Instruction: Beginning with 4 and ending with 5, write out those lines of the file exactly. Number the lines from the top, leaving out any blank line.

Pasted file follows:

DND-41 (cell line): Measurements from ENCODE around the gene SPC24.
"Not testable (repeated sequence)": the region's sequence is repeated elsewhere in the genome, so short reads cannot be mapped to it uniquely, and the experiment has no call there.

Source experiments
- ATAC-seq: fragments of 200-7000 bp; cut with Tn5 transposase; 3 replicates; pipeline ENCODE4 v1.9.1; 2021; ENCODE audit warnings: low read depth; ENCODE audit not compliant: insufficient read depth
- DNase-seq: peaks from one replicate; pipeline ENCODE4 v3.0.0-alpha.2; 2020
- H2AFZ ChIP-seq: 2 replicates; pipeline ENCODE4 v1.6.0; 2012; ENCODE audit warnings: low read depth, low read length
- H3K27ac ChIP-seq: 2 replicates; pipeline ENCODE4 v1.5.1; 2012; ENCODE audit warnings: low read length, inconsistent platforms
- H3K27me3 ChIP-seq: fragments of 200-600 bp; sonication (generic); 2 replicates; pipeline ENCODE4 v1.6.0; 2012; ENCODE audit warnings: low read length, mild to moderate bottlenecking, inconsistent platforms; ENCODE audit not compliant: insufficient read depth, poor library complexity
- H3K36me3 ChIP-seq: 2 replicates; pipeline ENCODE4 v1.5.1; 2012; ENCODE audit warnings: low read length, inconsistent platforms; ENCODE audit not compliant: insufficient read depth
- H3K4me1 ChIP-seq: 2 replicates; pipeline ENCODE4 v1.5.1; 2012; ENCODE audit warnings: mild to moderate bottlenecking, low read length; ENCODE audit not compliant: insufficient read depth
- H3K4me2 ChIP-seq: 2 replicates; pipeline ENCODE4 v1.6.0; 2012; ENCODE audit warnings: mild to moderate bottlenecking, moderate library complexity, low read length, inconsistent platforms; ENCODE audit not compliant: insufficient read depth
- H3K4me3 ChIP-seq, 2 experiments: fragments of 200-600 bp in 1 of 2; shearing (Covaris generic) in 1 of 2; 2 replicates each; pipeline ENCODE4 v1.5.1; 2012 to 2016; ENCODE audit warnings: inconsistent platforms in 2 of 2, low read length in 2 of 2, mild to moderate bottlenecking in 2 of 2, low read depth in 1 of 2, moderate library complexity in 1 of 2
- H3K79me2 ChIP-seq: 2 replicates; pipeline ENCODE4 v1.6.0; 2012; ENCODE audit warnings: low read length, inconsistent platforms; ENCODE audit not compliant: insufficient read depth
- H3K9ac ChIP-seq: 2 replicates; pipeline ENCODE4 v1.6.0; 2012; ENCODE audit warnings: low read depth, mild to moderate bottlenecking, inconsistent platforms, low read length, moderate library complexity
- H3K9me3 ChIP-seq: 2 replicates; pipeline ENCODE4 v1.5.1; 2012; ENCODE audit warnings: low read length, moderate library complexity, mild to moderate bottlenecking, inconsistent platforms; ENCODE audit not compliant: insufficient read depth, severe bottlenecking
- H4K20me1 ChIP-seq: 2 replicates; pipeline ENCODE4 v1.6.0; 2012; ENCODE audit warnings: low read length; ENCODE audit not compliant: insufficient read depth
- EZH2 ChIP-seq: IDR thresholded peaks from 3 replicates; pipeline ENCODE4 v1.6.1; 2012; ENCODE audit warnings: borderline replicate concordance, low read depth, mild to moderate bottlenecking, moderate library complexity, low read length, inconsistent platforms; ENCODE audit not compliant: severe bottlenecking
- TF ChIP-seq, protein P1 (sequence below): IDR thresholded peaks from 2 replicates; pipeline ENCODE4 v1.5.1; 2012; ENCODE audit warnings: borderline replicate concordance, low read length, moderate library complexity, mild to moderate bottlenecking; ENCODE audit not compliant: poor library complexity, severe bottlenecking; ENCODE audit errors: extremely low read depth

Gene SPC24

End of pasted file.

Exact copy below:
- ATAC-seq: fragments of 200-7000 bp; cut with Tn5 transposase; 3 replicates; pipeline ENCODE4 v1.9.1; 2021; ENCODE audit warnings: low read depth; ENCODE audit not compliant: insufficient read depth
- DNase-seq: peaks from one replicate; pipeline ENCODE4 v3.0.0-alpha.2; 2020